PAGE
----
A phase III trial to evaluate the efficacy, fabric integrity and community acceptance of Netprotect using a recommended long-lasting insecticidal net as positive control.
ABSTRACT: BACKGROUND: The evaluation of new long-lasting insecticidal bed nets (LLINs) is coordinated by the WHO Pesticide Evaluation Scheme (WHOPES). In 2007, Netprotect® was granted WHOPES interim recommendation after Phase I and II evaluations. Present study evaluates Netprotect in a Phase III trial in rural Cambodia. METHODS: A randomized, prospective longitudinal study design was used to assess the performance of Netprotect over a period of three years, using conventionally-treated nets and a WHOPES recommended LLIN (PermaNet 2.0) as positive controls. The primary outcomes were the physical integrity, insecticide content and cone bioassay performance using. RESULTS: The baseline deltamethrin concentration of 43% of Netprotect nets were below the tolerance limit while 27% of PermaNet 2.0 nets were above the target dose limits. By 36 months Netprotect retained 35% while PermaNet 2.0 retained 49% of baseline insecticide dose. Moreover the proportion of the inactive deltamethrin R-alpha isomer in the Netprotect nets was 33% at the baseline and increased to 69% after three years while it was low and almost constant for PermaNet® 2.0 (3-7%). Only 71% of Netprotect met the WHO criteria for bio-efficacy after three years while at least 80% is required. Moreover Netprotect nets failed for the WHOPES criteria after 12 and 24 months. The reference LLIN met the WHOPES criteria throughout the study. Over the entire three years the reference LLIN did obtain significant higher mosquito mortality than Netprotect. The physical integrity was based on the proportionate hole index and after three years, 25% of Netprotect and 30% of PermaNet 2.0 were in a mediocre or poor state. CONCLUSION: Netprotect did not meet the minimum WHO criteria for bio-efficacy after 12, 24 and 36 months. The use of a reference LLIN as positive control was helpful for data interpretation. However, for future three-year studies, it is essential that before initiating any study nets should be checked for their specifications and this for both the candidate LLIN as well as for the reference LLIN. Moreover, to improve the accuracy of the success rate of the candidate LLIN more nets should be tested for their bio-efficacy at the end of the trial.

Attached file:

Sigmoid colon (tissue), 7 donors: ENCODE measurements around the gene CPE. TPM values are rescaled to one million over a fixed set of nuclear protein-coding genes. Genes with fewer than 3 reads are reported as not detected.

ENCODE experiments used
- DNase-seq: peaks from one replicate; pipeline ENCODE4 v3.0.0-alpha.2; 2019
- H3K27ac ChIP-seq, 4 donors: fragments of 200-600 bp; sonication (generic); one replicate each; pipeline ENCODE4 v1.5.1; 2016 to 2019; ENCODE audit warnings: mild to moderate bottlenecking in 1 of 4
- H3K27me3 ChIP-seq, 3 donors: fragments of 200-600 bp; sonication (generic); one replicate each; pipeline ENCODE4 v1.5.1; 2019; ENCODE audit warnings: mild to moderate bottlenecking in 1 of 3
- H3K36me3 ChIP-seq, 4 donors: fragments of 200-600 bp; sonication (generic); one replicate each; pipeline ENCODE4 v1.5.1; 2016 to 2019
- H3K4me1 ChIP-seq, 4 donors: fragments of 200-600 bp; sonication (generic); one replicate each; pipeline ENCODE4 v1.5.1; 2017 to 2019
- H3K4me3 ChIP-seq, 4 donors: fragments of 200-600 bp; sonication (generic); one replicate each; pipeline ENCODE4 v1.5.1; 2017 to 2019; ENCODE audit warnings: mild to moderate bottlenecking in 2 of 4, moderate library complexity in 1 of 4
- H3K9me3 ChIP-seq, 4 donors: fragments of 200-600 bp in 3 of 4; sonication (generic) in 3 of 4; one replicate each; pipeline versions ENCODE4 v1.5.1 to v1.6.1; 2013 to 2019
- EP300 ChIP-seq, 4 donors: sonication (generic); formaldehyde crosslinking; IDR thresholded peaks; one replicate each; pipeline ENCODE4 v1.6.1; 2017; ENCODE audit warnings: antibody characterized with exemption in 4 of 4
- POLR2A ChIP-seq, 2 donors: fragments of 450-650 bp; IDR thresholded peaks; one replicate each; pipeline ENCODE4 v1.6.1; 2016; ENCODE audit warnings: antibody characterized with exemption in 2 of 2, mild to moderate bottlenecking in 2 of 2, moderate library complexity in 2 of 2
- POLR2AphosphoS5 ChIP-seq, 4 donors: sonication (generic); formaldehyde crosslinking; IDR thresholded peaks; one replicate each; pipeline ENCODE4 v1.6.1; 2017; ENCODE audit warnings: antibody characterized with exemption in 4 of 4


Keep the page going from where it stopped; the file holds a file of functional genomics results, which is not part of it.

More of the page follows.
Project description:BACKGROUND: In order to evaluate whether criteria for LLIN field performance (phase III) set by the WHO Pesticide Evaluation Scheme are met, first and second generations of one of these products, PermaNet, a polyester net using the coating technology were tested. METHODS: A randomized, double blinded study design was used comparing LLIN to conventionally treated nets and following LLIN for three years under regular household use in rural conditions. Primary outcome measures were deltamethrin residue and bioassay performance (60 minute knock-down and 24 hour mortality after a three minute exposure) using a strain of Anopheles gambiae s.s. sensitive to pyrethroid insecticides. RESULTS: Baseline concentration of deltamethrin was within targets for all net types but was rapidly lost in conventionally treated nets and first generation PermaNet with median of 0.7 and 2.5 mg/m2 after six months respectively. In contrast, second generation PermaNet retained insecticide well and had 41.5% of baseline dose after 36 months (28.7 mg/m2). Similarly, vector mortality and knockdown dropped to 18% and 70% respectively for first generation LLIN after six months but remained high (88.5% and 97.8% respectively) for second generation PermaNet(R) after 36 months of follow up at which time 90.0% of nets had either a knockdown rate > or = 95% or mortality rate > or = 80%. CONCLUSION: Second generation PermaNet showed excellent results after three years of field use and fulfilled the WHOPES criteria for LLIN. Loss of insecticide on LLIN using coating technology under field conditions was far more influenced by factors associated with handling rather than washing.